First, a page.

MONTREAL – Thousands of Irish came to Canada during the potato famine in search of a better life, but many died from disease epidemics that hit Kingston, Toronto and Montreal.
Community members are now trying to raise awareness about it.
On Sunday, Irish-Montrealers marched to a large black rock that sits just to the left of the Victoria Bridge.
“There’s 6,000 people buried here,” said Dian English of the Montreal Irish Monument Foundation.
“They deserve a more fitting end than this.”
The 6000 people are the victims of the Black ’47, a year in the 1800’s during the Irish potato famine where about 100,000 Irish immigrants passed through Montreal.
Suffering from typhus, many came to North America in search of a new home – but ended up finding an early grave instead.
GALLERY: Remembering Black ’47
Now, members of Montreal’s community want to make the black stone the centerpiece of a park and a monument.
“We want to see a major park done here that has a cultural centre, that has four season sports, a real Canadian park,” said English.
But, the proposed park would reroute traffic going to the bridge, which could be an issue.
Not only is the stone in the middle of a major roadway, it’s in the midst of an area primed for development.
“To know the history of the space the people who built it, the people who played a role in populating it and make sure that history isn’t forgotten and try to give it back,” said Sterling Downey, a Montreal City Councillor.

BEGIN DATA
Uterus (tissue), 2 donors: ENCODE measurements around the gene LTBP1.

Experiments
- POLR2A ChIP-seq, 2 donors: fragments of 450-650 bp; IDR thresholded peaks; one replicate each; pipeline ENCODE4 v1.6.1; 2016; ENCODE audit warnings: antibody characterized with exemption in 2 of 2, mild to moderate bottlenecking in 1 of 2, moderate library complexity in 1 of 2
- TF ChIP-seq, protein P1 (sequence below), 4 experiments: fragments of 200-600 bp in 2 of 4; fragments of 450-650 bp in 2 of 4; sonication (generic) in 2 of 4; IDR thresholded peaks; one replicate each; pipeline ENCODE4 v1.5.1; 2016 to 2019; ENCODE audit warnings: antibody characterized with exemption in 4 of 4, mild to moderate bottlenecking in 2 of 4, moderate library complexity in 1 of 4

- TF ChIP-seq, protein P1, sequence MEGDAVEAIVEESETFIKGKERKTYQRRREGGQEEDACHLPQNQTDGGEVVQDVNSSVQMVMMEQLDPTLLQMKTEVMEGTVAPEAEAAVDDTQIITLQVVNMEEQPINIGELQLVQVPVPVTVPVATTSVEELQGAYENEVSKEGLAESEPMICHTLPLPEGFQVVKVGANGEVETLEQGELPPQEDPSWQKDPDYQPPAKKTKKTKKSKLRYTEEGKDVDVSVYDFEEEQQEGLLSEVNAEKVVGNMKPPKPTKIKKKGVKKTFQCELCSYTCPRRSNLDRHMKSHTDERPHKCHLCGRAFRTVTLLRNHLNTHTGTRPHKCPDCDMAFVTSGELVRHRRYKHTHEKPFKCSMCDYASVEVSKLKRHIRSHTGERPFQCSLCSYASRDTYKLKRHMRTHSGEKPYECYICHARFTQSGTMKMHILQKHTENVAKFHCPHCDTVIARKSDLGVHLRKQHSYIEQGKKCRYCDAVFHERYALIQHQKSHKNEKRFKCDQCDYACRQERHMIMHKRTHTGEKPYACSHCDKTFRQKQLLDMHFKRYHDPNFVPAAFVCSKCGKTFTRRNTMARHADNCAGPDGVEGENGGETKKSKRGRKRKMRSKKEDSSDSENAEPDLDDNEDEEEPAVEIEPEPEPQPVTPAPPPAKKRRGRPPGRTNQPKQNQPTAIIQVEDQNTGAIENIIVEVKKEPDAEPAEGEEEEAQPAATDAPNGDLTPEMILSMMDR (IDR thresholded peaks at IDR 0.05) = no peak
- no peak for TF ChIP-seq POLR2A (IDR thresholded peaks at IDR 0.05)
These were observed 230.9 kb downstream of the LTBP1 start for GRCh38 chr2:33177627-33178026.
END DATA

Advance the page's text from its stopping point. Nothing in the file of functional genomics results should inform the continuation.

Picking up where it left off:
“It doesn’t mean that you can’t develop. But there are intelligent ways of developing.”
Every year Montreal’s Irish community gathers at Saint-Gabriel’s Church in Pointe-Saint-Charles to walk to the black stone.
In the future, they hope they can make it more of a destination.
“People would be able to not only dodge traffic to spend time with the stone, but be able to spend time with their families, having picnics,” said Victor Boyle of the Ancient Order of Hibernians in Canada.
The thousands of people who died in the so-called coffin ships are believed to be buried under what is now a parking lot.
Incredibly, there’s no known record of who they were.
“The famine for us was like our holocaust,” said Ray Bassett, the Irish Ambassador to Canada.
Bassett admits he couldn’t find the black rock when he first came to Montreal.
“It’s important these people are remembered,” he said.
“They’re human beings, their individuals.”
Turning the median strip into something more substantial is still just an idea on paper, but the people who gathered there don’t want the memory of Black ’47 to sit in the middle of a highway forever.